The Great Texas Oil Heist.

AuthorFitzgerald, Timothy

The Great Texas Oil Heist, by Robert Cargill (Stephen F. Austin State University Press, 2021). 192 pages, ISBN 978-1-62288-402-5.

Crime novels and true crime stories are a bookstore staple. Many long airplane rides, beach vacations, and cold winter nights have passed amiably with the self-indulgent pleasure of a potboiler. Rarely, if ever, does that genre intersect with energy economics. This account of unauthorized directional drilling under the East Texas field ("The Black Giant") in the late 1940s and 1950s is likely the only plausible true crime account that has a direct bearing on issues of energy economics.

Robert Cargill is a retired academic chemist who clearly took on this project as a personal passion, having lived through it as a close but uninvolved observer. He delivers a gripping account of the events leading up the discovery of the scheme to drill under adjoining leases and produce oil illicitly. The historical events might seem to have no bearing today, given that they concluded nearly 60 years ago and all of the key actors are dead. Yet the issues of resource theft, regulatory capture and corruption, and the application of technology to solve problems are relevant today as are the events in East Texas.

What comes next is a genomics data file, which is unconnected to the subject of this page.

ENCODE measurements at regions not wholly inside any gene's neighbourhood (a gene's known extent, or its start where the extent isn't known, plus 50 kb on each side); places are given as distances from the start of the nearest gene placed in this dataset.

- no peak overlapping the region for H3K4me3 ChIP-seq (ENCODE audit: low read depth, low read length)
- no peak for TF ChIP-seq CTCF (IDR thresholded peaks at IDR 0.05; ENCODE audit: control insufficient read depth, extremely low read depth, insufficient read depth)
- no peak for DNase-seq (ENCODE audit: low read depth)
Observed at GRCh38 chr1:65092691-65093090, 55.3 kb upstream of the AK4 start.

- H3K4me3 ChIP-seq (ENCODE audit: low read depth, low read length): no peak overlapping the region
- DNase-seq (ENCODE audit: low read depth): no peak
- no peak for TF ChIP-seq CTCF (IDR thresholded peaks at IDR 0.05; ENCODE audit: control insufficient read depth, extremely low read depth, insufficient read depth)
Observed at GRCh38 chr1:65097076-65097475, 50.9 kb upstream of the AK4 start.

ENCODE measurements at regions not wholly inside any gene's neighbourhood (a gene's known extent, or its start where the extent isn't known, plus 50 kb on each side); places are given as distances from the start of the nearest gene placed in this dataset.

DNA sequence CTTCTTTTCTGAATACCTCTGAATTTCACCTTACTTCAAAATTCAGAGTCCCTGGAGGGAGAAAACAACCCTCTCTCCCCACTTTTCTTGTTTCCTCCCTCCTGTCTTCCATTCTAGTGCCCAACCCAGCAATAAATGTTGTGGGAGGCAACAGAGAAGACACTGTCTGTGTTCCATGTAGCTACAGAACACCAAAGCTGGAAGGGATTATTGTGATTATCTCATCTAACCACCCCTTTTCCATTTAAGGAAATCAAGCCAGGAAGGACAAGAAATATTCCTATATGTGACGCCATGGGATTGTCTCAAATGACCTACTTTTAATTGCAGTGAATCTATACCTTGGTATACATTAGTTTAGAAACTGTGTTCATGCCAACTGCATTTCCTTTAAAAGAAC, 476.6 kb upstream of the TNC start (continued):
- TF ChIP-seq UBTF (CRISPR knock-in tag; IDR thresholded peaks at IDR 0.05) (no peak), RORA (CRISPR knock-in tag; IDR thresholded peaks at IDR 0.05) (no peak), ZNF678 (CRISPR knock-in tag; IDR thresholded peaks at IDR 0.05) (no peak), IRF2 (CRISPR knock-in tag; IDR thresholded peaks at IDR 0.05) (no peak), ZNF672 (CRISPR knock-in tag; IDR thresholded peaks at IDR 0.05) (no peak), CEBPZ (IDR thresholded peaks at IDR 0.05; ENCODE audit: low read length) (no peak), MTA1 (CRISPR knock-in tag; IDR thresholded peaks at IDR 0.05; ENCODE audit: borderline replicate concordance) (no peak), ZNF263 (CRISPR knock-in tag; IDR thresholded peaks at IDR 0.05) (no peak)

Natural resource and energy economics recognizes the centrality of common pool problems. Overlying owners potentially imposing a pumping externality on one another is a classic example. In this case, owners of adjoining leases outside the common pool allegedly drilled directional or "slant" wells into the rich deposits of the eastern edge of the East Texas oil field. That was not the only necessary feat, however, because the oil flowing to the surface needed to be marketed without raising alarms, and concealed in order to remain below allowable prorationing thresholds that would otherwise attract alarm. The matters of concealment - such as the miles of additional and unpermitted well pipe that were needed - and the breadth of the conspiracy required to sustain such a scheme were impressive

Cargill starts the book answering the door of his parent's house on a Saturday morning in April 1962. He was in transit between a post-doc in Berkeley and his first academic job at the University of South Carolina. When he opened the door, "I found a seven-foot giant with a chiseled face and piercing gray eyes. He was wearing a 10-gallon Stetson, had .45 on his hip, and had the signature Cinco Peso badge of a Texas Ranger displayed on his...

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